How To Cope with Substance Abuse Addiction in Ramadan
  • First, know that your addiction does not prevent you from being worthy of Allah’s (SWT) mercy. This Ramadan, reaffirm your hope in Allah (SWT) and know that He loves to forgive those who ask for forgiveness and strive to do better. The Prophet, peace and blessings be upon him, said, “All of the children of Adam are sinners, and the best sinners are those who repent.” (Sunan al-Tirmidhī) Allah (SWT) hasn’t left you alone when you relapse, He’s just building you up each time so you get stronger and gain self-awareness in your recovery, inshAllah (God-willing).
  • Second, know that Tawbah (repentance) is accepted when a person sincerely commits to avoiding the mistake again. For your repentance to be sincere, take the time to understand what led you to relapse. If you do relapse, journal and document how you are feeling and what caused your relapse. What did you learn? Write down practical steps you can take to avoid falling into the same triggers. Know that there is always something to learn from a relapse.

Lastly, do a good deed immediately after relapsing. If you broke your fast, talk to a religious scholar to understand what you need to do to make up for breaking the fast. If you relapsed outside of fasting hours, donate to charity or pray a Sunnah (additional) prayer. Realize that how you deal with relapse is key to your recovery. If you deal with relapses in a constructive way, those small bumps in the road will only make you stronger and closer to recovery. Know that the process of overcoming our desires is a shared struggle for all Muslims, and this process is lifelong. As you cope with your addiction, remember that Allah (SWT) is All-Merciful; He knows that we are imperfect and runs to us when we walk to Him. This Ramadan, use these strategies to make strides towards your recovery. And know that there is reward in every step you take on this journey.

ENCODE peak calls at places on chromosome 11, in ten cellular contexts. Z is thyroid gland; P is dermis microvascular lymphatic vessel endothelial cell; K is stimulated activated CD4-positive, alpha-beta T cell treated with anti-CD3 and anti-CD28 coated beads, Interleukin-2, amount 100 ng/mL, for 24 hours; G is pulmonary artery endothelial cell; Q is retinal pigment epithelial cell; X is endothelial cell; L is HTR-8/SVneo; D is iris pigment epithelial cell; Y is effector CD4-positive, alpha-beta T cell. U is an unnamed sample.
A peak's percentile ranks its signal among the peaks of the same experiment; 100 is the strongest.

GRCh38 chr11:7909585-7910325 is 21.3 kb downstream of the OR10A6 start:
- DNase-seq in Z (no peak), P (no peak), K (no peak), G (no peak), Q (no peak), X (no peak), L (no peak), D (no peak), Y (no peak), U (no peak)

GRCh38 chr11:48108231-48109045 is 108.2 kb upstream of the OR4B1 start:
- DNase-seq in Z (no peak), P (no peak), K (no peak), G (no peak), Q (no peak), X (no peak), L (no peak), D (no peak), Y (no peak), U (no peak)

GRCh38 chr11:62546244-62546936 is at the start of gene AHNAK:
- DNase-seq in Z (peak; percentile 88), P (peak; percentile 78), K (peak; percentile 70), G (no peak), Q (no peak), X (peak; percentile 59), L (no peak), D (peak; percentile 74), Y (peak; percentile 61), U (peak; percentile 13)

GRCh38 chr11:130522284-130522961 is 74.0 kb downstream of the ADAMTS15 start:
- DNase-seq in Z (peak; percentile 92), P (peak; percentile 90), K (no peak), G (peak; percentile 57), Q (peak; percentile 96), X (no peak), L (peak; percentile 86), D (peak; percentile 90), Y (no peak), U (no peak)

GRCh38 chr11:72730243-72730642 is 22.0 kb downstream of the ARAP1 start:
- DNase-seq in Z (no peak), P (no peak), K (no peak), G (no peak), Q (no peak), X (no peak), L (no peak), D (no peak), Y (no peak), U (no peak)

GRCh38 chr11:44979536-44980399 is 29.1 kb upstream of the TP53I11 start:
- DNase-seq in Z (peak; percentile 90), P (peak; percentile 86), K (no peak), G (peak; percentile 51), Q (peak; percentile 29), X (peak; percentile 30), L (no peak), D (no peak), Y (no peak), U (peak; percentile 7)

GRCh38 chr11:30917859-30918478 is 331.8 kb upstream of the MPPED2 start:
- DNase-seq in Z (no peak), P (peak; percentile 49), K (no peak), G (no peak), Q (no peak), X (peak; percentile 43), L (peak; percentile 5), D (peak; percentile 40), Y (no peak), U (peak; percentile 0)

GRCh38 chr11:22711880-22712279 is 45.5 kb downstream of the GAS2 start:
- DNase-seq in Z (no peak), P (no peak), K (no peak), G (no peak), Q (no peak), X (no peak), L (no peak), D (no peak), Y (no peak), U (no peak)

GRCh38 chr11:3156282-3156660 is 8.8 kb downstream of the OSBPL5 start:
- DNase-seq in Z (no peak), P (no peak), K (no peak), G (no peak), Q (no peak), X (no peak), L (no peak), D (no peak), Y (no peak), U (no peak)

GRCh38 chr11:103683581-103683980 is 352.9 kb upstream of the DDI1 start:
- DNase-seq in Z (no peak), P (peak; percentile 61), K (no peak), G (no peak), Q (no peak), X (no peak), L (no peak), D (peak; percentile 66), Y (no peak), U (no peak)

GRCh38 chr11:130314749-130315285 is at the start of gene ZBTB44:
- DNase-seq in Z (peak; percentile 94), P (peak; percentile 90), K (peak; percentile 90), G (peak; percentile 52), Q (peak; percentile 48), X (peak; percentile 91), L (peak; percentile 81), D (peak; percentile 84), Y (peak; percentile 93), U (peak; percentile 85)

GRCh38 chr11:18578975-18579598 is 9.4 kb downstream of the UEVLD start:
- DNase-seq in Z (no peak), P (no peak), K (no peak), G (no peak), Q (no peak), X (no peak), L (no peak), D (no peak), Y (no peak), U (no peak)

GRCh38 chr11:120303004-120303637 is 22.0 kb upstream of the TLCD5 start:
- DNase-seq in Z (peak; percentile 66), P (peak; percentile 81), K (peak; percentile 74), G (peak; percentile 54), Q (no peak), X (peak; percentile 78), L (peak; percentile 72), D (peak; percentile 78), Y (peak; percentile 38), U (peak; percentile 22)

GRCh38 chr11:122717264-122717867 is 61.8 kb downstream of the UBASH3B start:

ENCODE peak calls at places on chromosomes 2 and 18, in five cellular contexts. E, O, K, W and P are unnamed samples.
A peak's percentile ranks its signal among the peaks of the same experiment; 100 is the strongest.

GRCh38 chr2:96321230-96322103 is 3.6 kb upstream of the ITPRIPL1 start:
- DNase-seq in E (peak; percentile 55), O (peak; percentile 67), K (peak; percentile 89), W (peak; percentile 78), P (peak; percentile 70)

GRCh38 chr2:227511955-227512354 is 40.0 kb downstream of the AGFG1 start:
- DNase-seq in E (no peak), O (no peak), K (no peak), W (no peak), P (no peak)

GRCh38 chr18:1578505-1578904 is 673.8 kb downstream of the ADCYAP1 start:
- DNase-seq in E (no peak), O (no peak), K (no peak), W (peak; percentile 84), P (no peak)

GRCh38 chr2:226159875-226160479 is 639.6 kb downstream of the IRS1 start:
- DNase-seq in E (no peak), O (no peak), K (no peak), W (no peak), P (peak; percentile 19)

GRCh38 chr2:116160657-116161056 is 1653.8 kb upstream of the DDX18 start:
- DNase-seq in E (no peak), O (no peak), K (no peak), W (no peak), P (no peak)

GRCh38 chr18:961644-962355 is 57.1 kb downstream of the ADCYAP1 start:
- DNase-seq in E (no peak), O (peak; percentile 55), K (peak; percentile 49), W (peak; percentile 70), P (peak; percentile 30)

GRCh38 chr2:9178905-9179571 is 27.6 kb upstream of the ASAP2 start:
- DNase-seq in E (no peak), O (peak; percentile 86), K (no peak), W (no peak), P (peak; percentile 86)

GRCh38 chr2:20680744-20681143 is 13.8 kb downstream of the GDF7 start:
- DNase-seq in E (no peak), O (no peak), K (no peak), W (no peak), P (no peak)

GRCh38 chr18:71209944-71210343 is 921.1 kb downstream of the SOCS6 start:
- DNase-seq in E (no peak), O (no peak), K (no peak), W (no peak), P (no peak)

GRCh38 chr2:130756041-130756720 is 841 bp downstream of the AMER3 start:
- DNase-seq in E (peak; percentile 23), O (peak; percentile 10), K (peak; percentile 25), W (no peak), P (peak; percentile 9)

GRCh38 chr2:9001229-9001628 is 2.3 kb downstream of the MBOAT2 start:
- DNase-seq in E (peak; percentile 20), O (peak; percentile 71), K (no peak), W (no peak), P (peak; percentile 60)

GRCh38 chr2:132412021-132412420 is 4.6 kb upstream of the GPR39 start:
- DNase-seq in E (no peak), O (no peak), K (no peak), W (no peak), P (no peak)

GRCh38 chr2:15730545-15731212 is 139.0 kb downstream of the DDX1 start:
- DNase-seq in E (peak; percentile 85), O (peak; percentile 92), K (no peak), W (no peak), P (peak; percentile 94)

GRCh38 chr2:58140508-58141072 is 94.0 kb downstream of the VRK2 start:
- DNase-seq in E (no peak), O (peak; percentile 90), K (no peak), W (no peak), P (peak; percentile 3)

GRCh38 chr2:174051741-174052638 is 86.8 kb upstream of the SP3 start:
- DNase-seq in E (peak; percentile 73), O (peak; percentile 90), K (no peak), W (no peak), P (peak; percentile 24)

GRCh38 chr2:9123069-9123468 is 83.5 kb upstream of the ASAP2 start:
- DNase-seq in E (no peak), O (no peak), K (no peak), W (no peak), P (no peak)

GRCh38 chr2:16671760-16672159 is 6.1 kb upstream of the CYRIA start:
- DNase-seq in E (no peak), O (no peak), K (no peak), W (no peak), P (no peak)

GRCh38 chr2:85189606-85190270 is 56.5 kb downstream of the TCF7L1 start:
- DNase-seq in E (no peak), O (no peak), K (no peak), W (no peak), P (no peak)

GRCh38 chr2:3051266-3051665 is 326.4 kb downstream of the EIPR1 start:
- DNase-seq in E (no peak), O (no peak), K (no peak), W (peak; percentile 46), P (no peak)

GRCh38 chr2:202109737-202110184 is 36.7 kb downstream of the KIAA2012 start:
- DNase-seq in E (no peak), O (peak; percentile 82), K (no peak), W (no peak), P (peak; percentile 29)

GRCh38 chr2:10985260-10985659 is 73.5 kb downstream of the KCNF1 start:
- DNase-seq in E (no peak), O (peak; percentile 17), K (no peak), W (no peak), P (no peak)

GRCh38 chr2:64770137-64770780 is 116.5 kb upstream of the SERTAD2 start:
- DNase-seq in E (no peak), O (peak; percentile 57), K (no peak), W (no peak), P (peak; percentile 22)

This article was written by Hanan Hashem, M.A. Ph.D. Candidate, Mariam Rasheed, LMSW, and Issra Killawi, B.A. It was reviewed by Madiha Tahseen, PhD.

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References:

1. https://www.ispu.org/substance-abuse-and-addiction-in-the-muslim-community/

2. Abu-Ras, W., Ahmed, S., & Arfken, C. L. (2010). Alcohol use among US Muslim college students: Risk and protective factors. Journal of ethnicity in substance abuse, 9(3), 206-220

3. Verdurmen, J. E. E., Smit, F., Toet, J., van Driel, H. F., & van Ameijden, E. J. C. (2004). Under-utilization of addiction treatment services by heroin users from ethnic minorities: Results from a cohort study over four years. Addiction research & theory, 12, 285-209. http://dx.doi.org/10.1080/1606635042000210347

4. American Psychological Association. (2008, June). Genes matter in addiction. Monitor on Psychology. Retrieved March 21, 2022, from https://www.apa.org/monitor/2008/06/genes-addict

5. Ali, M. (2014). Perspectives on drug addiction in Islamic history and theology. Religions, 5(3), 912-928.

This resource was funded in part with generous support from:

How To Cope with Substance Abuse Addiction in Ramadan

Blog Author:

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Hanan Hashem

Dr. Hanan Hashem is a Researcher and Community Educator at The Family and Youth Institute. Dr. Hanan Hashem is also an Assistant Professor in the Clinical Psychology Department at William James College in Boston, Massachusetts, where she specializes in teaching topics concerning cultural considerations in the field of psychology; lifespan development; psychopathology; and psychological research methods.